I think that is just Franciscan Chauvinism! Thw Pope habit is WHITE because SAINT PIUS V OP kept his white Dominican habit as a Pope (and his Vegetarian diat and his very austere ways )..and he went into victory at LEPANTO .I am not sure that we need a NEW Pius V , still ....
Mary Sweeney
5 years 6 months ago
I live in Boston. I'd rather not...
ed gleason
5 years 6 months ago
If the entire hierarchy went simple it would make a huge difference, a sign to the laity that 'they get it'. . O'Malley an American has little chance.... and the hierarchy making a turn toward going simple,? the hierarchy has even less a chance because they would rather lose the church laity than give up their silk robes.. phew.
Jim McCrea
5 years 6 months ago
These elderly cosseted courtiers tend to forget this: The beauty of a vestment should derive from its material and form rather than from its ostentation. (Roman Missal 306) Ordinaries, by the encouragement and favor they show to art which is truly sacred, should strive after noble beauty rather than mere sumptuous display. This principle is to apply also in the matter of sacred vestments and ornaments. Sacrosanctum Concilium (no. 124)
Mike Evans
5 years 6 months ago
Perhaps if it comes to selling artworks and obsolete signs of office, they could at least see that the buyer displays it in a public museum. And how many bishops, archbishops and cardinals would sell off their palacios and go rent a modest apartment or occupy a small room in a local parish rectory? A brown robe, clean shirt, patched jeans and birkenstocks instead of silk red slippers would say a lot. Dump the popemobile and buy a used and battered Fiat.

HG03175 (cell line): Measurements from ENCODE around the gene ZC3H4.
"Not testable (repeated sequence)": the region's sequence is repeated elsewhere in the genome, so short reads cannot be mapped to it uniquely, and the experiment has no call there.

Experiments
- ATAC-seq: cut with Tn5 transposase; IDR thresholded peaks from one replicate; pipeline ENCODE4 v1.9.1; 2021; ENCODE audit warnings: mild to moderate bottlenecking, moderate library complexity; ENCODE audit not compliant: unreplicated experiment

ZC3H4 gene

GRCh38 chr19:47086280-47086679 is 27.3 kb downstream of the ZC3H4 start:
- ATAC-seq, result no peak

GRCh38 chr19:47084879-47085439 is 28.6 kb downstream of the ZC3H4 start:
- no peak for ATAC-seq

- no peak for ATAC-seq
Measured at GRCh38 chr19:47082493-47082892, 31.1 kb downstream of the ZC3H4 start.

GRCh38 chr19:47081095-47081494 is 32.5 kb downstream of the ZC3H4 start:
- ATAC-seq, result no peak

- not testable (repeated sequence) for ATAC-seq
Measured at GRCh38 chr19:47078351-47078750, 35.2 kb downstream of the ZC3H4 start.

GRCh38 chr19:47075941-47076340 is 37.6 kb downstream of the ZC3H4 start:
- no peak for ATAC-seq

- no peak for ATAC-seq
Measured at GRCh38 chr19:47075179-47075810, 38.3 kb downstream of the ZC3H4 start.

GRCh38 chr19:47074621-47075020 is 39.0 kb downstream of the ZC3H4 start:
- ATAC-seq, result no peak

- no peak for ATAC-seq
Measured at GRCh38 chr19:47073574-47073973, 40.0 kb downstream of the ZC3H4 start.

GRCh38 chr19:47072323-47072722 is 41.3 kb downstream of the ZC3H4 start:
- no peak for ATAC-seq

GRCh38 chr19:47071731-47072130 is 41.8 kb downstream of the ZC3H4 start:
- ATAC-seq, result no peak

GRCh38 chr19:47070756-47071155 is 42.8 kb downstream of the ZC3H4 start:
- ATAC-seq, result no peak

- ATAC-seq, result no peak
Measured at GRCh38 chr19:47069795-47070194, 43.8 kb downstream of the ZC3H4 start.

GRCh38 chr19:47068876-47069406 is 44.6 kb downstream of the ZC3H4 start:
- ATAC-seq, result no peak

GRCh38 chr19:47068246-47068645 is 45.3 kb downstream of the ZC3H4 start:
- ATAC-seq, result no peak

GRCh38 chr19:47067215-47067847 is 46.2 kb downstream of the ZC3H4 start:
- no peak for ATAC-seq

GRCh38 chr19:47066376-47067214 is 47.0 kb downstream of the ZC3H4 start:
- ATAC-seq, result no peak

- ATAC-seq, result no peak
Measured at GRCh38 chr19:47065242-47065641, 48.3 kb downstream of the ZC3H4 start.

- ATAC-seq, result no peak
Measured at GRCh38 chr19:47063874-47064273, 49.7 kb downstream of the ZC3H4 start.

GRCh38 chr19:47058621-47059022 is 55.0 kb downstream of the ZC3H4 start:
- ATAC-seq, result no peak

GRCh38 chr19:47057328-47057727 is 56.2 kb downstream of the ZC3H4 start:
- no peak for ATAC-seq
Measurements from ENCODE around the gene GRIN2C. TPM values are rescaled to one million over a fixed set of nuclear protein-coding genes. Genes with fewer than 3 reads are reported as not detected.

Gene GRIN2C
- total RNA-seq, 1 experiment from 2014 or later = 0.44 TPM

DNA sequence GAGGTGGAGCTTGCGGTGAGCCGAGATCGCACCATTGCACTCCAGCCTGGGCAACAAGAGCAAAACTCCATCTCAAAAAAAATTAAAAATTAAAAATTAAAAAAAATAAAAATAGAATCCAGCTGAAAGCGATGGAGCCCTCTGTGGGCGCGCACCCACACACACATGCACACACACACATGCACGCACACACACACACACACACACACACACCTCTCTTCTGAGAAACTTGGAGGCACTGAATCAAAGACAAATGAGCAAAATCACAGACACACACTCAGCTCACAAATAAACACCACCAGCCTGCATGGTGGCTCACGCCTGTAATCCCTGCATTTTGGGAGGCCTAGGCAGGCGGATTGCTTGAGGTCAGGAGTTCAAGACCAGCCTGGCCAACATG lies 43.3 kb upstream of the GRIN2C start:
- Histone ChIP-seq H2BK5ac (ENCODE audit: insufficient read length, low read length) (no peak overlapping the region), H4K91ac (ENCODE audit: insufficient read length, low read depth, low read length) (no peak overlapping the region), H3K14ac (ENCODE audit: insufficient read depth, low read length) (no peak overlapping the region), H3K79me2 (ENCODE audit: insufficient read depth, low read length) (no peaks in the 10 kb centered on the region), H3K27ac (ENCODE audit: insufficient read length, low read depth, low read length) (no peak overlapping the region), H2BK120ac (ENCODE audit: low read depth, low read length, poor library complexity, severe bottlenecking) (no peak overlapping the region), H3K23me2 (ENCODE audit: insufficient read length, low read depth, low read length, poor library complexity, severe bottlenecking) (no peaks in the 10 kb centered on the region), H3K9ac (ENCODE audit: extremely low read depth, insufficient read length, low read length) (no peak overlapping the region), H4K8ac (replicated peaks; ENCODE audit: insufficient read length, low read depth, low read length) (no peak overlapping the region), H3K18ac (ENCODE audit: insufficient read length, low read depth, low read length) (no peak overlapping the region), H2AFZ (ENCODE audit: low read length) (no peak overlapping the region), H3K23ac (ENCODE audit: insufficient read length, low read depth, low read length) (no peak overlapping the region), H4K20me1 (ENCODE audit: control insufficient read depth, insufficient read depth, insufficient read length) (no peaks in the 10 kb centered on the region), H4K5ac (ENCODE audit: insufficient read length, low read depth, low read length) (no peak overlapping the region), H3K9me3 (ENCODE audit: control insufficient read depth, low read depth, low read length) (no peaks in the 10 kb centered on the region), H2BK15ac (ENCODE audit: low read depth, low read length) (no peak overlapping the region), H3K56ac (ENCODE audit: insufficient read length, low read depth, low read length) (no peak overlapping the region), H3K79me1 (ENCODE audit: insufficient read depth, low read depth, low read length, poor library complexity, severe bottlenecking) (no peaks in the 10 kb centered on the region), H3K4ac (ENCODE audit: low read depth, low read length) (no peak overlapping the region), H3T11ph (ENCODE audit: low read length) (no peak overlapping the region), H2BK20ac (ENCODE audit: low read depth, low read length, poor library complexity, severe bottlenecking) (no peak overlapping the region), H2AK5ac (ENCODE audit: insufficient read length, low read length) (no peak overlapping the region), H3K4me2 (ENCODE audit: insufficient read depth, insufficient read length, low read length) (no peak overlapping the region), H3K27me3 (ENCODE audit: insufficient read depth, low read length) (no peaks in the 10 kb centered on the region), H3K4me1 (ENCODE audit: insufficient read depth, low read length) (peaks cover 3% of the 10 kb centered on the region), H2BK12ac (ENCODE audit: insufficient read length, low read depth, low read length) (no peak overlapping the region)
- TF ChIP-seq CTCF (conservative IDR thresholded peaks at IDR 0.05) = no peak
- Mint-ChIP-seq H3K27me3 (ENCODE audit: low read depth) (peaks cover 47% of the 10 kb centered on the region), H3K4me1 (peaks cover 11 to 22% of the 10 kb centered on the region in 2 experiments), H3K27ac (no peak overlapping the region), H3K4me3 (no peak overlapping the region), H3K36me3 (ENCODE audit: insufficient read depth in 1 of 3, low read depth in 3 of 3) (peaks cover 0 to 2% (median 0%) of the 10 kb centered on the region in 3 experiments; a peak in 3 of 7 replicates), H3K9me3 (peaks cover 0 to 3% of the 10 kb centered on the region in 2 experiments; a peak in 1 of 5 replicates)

Robert Lynch
5 years 6 months ago
I've already translated Habemus Papam! into Irish: Tá Pápa againn!
John Legerski
5 years 6 months ago
So, Tom, what you're really asking (at the risk of trademark liability from UPS) is, "Church, what can brown do for you?"
5 years 6 months ago
John, over on my blog, that was actually the full title of my post: A Pope in Brown? or What can brown do for you? Thanks for picking up on that!
ed gleason
5 years 6 months ago
I said above that O"Malley had little chance but today he now leads in an Italian poll..If a Brown can win in Ma and Ca why not Rome.. I see O.Malley as a huge shake up so why not.